But with market capitalisations of about 19 billion euros, E.ON and Innogy are less than half the size of southern European renewable energy giants Enel and Iberdrola, at 56 billion euros and 50 billion euros respectively.
The Italian and Spanish firms started their switch to higher-earning activities such as solar power and transmission and distribution grids a decade ago.
Activity is heating up in France too, where Engie Chief Executive Isabelle Kocher is pushing the former monopoly gas utility to focus more on grids and renewables.
Several investment banks are trying to engineer a share swap between Engie and RWE which could create a Franco-German energy giant, sources said in May.
“Enel and Engie are really active, analysing everything. German companies are ready to do a domestic merger, or to be bought by a foreigner,” said one utilities investment banker.
Enel has renewables capacity of 37 gigawatts (GW), of which 27.4 comes from hydro plants and 6.5 GW from wind power. Innogy has a green energy capacity of just 3.7 GW, mainly in wind.
“Everybody is talking to everybody. But there are only few deals which really make sense. Iberdrola-Innogy may be one of them. But mainly it’s about smaller asset disposals, about streamlining at times of more competitive markets and increasing cost pressures,” another utilities banker said.
Iberdrola, Europe’s second-largest utility by market value, is working with U.S. investment bank Morgan Stanley to study opportunities while Gas Natural has turned to Citigroup for advice, according to people close to the situation.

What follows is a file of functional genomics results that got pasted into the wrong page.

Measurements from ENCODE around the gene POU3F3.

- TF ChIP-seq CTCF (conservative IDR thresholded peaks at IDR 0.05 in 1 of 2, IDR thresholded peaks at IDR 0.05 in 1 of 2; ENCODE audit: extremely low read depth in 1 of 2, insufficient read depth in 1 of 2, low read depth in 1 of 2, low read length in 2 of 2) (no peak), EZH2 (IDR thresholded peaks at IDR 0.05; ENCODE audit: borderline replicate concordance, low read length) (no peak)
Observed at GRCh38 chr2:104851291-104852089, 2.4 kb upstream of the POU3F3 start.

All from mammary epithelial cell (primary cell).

Enel has repeatedly denied any interest in Innogy and that big deals tend to destroy value. “All this M&A talk in Europe, it is just cinema,” Enel CEO Francesco Starace told Reuters.
Potential bidders are also circling Uniper, bankers say.
Finland’s Fortum is said to be interested in the German company’s Scandinavian assets but may be hesitant to add to its carbon emissions by acquiring Uniper’s coal and gas plants, which account for the bulk of its operations.
Banking sources said Uniper was also a target for Czech rivals CEZ and EPH, but they cautioned that its 6.2 billion euro value, boosted by a 70 percent rise in its shares since it was spun off in September, might cool suitors’ ardour.
Besides the strategic shifts shaping the sector, demand for deals is also coming from infrastructure funds, insurance companies and pension funds.
They are all hunting for assets to generate steady, reliable yields as the low returns from fixed-income securities they have traditionally held are making it increasingly difficult for them to fund their liabilities.
But rather than buying companies focused on green energy, funds are increasingly buying a minority stake in the renewable energy assets themselves, leaving the developer as the main operator with a majority ownership.
BlackRock’s renewable infrastructure investment platform launched in 2012, for example, now manages more than $4 billion in client assets, mostly wind and solar projects.
Infrastructure funds are among five bidders expected to place binding offers in September for the Italian assets of Gas Natural, which is working with Rothschild on the sale.
Funds are also expected to bid for Steag’s municipal heating activities, which the German utility, owned by seven local municipalities, is selling with the help of Rothschild, people close to the matter said. ($1 = 0.8811 euros)
Additional reporting by Geert de Clercq in Paris, Tom Käckenhoff in Duesseldorf; editing by David Clarke